Meg Bailey, ’19 BSEd physical education, faced two choices as she graduated from secondary school in Merewether, Australia: Go to college to concentrate on academics or pursue a professional swimming career.
In Australia, she could not do both simultaneously. But some of her friends had gone to college in America to do just that.
“I began my journey to Ohio State in 2014 to pursue my athletic career in swimming as well as academic studies,” Bailey said. “Without the opportunity to join OSU, I would have had to retire early from my beloved sport and wouldn’t have achieved my dream of representing my country (in swimming competitions).”
A strong swimmer in her youth, Bailey won several local races. She attributes it, in part, to training with mixed-age swimmers. When she was only 12, she would sometimes train at her swim club with women in their 20s.
I guess I got pushed along,” Bailey said. “So when I got to Ohio State, it was an unbelievable opportunity — about 40 girls on the swim team, on or around my age. I couldn’t ask for anything more.”
Except for some homesickness, Bailey considers her four years at Ohio State the experience of a lifetime. “I fit in really well with the team,” she said. “They always supported me, and I met some really good friends through my physical education study. So I had a good support crew that helped me through the four years I was there.”
Earning A’s in academics and athletics
Bailey won numerous swimming competitions while at Ohio State. At the 2017 Ohio State Invitational, she claimed gold in the 400 meter individual medley.
An Ohio State news story records results of her dominating performance. She pulled away from the rest of the field, touching the wall at 4:05.80 for the win, nearly 2.5 seconds ahead of the next closest finisher.
Despite her focus on swimming and her many wins, Bailey was no slouch in her studies.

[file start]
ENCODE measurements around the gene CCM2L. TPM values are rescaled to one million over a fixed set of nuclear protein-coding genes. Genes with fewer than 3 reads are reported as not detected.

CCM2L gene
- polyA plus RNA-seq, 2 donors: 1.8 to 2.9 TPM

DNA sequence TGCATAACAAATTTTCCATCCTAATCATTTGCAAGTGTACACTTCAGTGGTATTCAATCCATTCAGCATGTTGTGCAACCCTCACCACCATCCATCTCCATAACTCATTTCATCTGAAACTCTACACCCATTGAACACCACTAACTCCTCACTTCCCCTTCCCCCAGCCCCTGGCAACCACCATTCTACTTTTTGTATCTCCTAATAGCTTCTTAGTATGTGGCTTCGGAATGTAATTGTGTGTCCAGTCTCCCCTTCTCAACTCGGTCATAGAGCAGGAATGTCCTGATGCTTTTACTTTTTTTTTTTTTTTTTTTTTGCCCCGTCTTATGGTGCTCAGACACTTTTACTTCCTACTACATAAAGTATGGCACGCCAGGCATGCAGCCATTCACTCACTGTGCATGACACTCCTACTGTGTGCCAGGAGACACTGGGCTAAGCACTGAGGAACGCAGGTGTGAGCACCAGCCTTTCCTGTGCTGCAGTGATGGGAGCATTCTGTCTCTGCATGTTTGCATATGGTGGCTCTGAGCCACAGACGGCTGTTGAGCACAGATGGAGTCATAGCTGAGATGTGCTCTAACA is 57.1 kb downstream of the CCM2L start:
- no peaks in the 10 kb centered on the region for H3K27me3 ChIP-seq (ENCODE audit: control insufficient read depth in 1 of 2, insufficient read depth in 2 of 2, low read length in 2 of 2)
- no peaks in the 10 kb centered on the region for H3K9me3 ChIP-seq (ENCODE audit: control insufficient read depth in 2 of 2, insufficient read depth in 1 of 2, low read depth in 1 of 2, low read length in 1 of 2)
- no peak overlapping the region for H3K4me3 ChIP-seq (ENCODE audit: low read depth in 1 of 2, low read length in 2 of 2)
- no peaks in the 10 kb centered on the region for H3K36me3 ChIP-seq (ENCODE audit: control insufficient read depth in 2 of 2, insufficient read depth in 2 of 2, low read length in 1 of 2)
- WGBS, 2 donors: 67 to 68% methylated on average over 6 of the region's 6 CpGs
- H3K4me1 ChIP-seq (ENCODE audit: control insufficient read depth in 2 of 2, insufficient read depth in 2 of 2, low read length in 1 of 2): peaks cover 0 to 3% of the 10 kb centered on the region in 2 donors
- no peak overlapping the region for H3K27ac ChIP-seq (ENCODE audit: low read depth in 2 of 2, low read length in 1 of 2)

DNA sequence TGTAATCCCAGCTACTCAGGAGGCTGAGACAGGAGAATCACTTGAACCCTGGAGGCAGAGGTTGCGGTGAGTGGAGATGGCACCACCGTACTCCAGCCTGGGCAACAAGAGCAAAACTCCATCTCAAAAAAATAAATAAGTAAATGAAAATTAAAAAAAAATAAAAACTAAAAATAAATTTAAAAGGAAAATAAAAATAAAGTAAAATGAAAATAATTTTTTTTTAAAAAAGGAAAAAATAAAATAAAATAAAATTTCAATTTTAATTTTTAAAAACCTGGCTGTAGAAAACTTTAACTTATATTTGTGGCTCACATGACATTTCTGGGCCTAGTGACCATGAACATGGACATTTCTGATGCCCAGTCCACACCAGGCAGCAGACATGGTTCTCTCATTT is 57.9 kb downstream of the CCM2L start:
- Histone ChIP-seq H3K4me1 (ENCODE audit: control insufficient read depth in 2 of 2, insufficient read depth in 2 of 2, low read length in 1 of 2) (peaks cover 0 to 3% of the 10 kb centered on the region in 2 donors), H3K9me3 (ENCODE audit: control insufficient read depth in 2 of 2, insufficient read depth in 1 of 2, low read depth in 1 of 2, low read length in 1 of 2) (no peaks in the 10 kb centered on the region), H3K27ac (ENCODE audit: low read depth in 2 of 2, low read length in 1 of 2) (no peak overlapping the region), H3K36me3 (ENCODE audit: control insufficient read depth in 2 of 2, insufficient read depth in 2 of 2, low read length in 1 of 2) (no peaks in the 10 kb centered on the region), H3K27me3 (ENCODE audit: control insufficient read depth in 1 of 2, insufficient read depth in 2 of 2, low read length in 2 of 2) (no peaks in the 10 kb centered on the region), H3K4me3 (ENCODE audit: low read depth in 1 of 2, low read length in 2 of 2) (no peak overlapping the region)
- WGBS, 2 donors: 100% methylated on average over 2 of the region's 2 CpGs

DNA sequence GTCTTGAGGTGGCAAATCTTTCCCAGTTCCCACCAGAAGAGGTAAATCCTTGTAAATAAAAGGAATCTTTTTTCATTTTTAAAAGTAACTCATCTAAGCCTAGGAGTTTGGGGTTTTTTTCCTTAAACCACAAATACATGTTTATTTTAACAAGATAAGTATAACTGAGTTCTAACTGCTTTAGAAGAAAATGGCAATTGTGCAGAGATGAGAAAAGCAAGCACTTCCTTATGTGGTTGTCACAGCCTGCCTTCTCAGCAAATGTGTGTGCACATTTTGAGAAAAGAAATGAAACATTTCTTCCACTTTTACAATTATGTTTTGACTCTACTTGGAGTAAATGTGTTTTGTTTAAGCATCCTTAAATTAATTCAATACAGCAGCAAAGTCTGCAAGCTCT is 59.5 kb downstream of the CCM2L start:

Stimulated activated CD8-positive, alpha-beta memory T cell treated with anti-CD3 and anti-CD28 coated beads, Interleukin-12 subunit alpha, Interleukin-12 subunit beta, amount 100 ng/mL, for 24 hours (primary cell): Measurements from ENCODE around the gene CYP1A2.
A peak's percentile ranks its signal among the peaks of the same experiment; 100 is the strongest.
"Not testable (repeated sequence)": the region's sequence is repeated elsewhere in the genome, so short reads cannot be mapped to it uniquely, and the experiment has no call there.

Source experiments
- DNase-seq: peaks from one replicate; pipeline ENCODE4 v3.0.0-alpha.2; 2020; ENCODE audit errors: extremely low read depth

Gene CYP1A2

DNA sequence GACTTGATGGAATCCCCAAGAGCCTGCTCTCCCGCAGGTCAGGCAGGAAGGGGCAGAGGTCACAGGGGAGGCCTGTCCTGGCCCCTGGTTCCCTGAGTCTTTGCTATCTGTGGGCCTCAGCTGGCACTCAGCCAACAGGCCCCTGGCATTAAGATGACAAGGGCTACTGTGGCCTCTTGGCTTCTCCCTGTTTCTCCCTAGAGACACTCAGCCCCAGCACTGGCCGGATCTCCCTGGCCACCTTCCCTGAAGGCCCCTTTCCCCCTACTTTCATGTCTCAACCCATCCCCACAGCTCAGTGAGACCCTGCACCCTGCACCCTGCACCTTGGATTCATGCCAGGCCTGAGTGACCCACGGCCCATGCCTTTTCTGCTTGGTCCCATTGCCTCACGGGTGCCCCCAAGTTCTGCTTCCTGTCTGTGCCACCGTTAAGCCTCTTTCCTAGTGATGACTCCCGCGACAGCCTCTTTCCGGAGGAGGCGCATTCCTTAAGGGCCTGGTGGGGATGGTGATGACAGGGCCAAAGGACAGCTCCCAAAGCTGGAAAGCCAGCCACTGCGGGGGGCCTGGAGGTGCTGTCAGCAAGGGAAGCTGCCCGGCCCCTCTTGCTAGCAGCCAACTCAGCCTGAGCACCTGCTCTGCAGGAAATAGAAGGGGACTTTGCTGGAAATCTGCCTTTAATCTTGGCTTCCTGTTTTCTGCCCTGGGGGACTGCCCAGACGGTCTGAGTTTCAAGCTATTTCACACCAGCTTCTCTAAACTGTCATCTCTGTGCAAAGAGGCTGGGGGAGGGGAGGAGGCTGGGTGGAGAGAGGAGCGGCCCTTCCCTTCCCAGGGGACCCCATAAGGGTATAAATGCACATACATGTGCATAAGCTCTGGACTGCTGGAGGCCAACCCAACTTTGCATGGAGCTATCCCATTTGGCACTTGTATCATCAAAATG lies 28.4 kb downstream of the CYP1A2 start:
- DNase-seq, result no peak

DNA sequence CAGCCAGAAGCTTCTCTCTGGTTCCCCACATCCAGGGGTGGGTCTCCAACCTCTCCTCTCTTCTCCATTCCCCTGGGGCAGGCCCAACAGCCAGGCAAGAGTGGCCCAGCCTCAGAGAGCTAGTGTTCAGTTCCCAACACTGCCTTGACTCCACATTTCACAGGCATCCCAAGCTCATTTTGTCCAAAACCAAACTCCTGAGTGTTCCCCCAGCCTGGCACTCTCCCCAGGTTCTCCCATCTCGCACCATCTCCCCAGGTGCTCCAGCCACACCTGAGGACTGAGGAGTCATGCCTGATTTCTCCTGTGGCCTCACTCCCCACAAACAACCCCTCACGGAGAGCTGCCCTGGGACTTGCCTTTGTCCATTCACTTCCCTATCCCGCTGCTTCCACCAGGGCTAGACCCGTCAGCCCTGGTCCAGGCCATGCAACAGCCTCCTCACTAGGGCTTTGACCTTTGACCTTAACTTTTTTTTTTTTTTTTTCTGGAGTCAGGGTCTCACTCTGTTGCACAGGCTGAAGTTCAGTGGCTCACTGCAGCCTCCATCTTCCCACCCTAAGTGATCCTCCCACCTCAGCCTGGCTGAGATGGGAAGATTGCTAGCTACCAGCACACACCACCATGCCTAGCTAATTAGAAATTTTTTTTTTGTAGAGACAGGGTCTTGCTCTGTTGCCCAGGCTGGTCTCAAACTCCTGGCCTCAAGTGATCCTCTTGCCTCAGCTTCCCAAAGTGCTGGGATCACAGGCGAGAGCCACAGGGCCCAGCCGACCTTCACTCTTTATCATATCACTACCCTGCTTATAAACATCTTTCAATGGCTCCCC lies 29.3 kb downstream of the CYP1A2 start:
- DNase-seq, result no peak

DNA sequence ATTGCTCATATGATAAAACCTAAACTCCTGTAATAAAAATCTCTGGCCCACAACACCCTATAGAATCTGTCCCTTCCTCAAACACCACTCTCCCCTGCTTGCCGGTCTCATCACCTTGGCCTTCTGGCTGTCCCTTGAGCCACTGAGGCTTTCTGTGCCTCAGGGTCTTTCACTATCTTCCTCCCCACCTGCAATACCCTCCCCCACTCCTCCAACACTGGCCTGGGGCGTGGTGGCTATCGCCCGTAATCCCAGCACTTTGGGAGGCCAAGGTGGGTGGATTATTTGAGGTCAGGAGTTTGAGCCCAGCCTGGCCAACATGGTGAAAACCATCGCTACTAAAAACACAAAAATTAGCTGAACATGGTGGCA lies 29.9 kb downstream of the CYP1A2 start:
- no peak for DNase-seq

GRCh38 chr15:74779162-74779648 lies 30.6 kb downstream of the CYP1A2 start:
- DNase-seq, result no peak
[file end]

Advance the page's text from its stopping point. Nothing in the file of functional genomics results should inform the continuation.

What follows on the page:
This (degree) has been so instrumental to my current successes as I am now a teacher back in my homeland of Australia,” she said. “I often reflect on my experience as a Buckeye and am so grateful to have been part of the great university.”
Bailey recalls classes with professors Jackie Goodway and Sue Sutherland as memorable because they were so interactive. “We always got the chance to go to the basketball courts and act out everything so we could get the full experience,” she said. “They created a comfortable environment for everyone to ask questions and really grow.”.
Looking back, she now recognizes that she was taught elements of Professor Emeritus Daryl Siedentop’s sport education model. These elements also came into play during her student teaching with alumna Jodi Palmer, physical education teacher at Jones Middle School, Upper Arlington City Schools.
“We’d have students nominate (other) students for one of about seven roles, from the pedometer recorder to the trainer who warmed up their small group,” Bailey said. “Then they got to rotate through the different roles so everyone had an opportunity to experience them.”
The Siedentop approach gives every student a purpose in physical education class, rather than favoring those already skilled in a sport.
Returning to ‘down under’
Bailey continued to compete after returning to Australia. With the butterfly stroke her specialty, she was recently referred to as Bailey, the Butterfly Queen in March 2021 when she captured gold in the 200m Butterfly at the New South Wales State Open.
Today, she has retired from professional swimming and works as a substitute physical education teacher for grades 7-10 at a Catholic high school in Adamstown near Australia’s east coast.
The field is competitive, she said, because so many want to teach. Gaining experience first as a substitute teacher offers an advantage. She implements everything she can from her courses and student teaching.
“I truly think Ohio State is the best university in the world,” she said. “From the Saturday football games to studying late in Thompson Library, I have made lifelong friends whom I keep in touch with regularly. I am keen to visit Columbus as soon as the borders reopen.”